This law, the consummation of the laws of obedience and sacrifice, is the threshold of the celestial kingdom, the last and hardest requirement made of men in this life.{3}

As Nibley observes, the pure in heart, living the law of consecration, being charity, being Zion, is “the threshold of the celestial kingdom.” Therefore, the second part of the Beatitude, “for they shall see God,” is the necessary conclusion to its beginning: “blessed are the pure in heart.”

Before the Savior’s death, he promised his Twelve Apostles:

15 If ye love me, keep my commandments.
16 And I will pray the Father, and he shall give you another Comforter, that he may abide with you for ever;
17 Even the Spirit of truth; whom the world cannot receive, because it seeth him not, neither knoweth him: but ye know him; for he dwelleth with you, and shall be in you.
18 I will not leave you comfortless: I will come to you.
19 Yet a little while, and the world seeth me no more; but ye see me: because I live, ye shall live also.
20 At that day ye shall know that I am in my Father, and ye in me, and I in you.
21 He that hath my commandments, and keepeth them, he it is that loveth me: and he that loveth me shall be loved of my Father, and I will love him, and will manifest myself to him (John 14:15-21).

The Prophet Joseph explained that passage this way:

Now what is this other Comforter? It is no more nor less that the Lord Jesus Christ Himself; and this is the sum and substance of the whole matter; that when any man obtains this last Comforter, he will have the personage of Jesus Christ to attend him, or appear unto him from time to time, and even He will manifest the Father unto him, and they will take up their abode with him, and the visions of the heavens will be opened unto him, and the Lord will teach him face to face, and he may have a perfect knowledge of the mysteries of the Kingdom of God; and this is the state and place the ancient Saints arrived at when they had such glorious visions—Isaiah, Ezekiel, John upon the Isle of Patmos, St. Paul in the three heavens, and all the Saints who held communion with the general assembly and Church of the First Born.{4}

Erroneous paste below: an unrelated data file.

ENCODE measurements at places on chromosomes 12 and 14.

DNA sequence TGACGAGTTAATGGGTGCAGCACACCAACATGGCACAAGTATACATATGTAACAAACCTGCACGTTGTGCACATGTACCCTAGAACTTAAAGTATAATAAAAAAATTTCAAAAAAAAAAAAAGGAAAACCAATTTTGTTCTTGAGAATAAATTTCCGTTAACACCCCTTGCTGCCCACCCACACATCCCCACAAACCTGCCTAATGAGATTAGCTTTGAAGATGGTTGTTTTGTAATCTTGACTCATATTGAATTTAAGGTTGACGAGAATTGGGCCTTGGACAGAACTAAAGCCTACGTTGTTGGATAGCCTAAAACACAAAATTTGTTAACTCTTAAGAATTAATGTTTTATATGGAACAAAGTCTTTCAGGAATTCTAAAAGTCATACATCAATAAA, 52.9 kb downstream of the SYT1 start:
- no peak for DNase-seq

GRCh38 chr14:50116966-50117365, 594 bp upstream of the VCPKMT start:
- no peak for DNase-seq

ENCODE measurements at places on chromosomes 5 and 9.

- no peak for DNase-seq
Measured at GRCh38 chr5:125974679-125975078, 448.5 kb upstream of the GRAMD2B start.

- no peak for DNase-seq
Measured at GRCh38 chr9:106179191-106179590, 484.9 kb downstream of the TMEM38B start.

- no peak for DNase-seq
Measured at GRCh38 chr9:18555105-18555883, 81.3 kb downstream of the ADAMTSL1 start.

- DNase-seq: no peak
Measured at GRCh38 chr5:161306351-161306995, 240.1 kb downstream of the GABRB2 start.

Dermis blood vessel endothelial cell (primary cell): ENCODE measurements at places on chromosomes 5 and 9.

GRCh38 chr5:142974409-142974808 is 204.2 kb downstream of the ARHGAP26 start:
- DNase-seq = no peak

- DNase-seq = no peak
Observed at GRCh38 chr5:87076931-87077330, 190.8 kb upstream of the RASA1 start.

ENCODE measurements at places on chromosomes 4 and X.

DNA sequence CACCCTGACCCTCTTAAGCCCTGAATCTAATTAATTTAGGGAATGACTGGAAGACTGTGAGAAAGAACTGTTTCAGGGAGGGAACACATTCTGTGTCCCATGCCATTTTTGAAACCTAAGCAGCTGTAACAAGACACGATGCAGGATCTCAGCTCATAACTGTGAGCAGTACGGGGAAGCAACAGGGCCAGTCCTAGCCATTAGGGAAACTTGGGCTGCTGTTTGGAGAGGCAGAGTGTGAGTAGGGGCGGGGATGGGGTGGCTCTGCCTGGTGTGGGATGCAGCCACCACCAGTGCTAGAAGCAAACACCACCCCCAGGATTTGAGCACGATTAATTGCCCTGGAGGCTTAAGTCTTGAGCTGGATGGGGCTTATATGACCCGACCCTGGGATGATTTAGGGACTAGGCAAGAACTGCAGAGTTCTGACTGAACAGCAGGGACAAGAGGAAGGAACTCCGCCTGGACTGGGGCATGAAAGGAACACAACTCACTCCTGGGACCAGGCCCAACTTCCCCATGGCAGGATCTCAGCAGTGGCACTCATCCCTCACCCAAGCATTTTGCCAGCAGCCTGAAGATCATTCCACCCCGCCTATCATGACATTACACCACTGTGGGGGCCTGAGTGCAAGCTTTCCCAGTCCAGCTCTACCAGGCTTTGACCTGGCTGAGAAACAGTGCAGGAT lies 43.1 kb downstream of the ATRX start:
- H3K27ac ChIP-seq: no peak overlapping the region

The pure in heart who will see the Savior will not just see him from a distance. The relationships that are established between him and those who love him are described by him as being that of an eternal family. When he spoke to the brother of Jared he said:

14 Behold, I am he who was prepared from the foundation of the world to redeem my people. Behold, I am Jesus Christ. I am the Father and the Son. In me shall all mankind have life, and that eternally, even they who shall believe on my name; and they shall become my sons and my daughters (Ether 3:14).


{1} Gospel of Philip in Wilhelm Schneemelcher, ed., New Testament Apocrypha, Vol. 1, Gospels and Related Writings (Louisville, Kentucky, Westminster, 1991). p. 201, #106.

{2} Hugh Nibley, Approaching Zion, edited by Don E. Norton (Salt Lake City and Provo: Deseret Book Co., Foundation for Ancient Research and Mormon Studies, 1989), 164.

{3} Hugh Nibley, Approaching Zion, 168.

{4} Joseph Smith, Teachings of the Prophet Joseph Smith, selected and arranged by Joseph Fielding Smith (Salt Lake City: Deseret Book Co., 1976),150-51.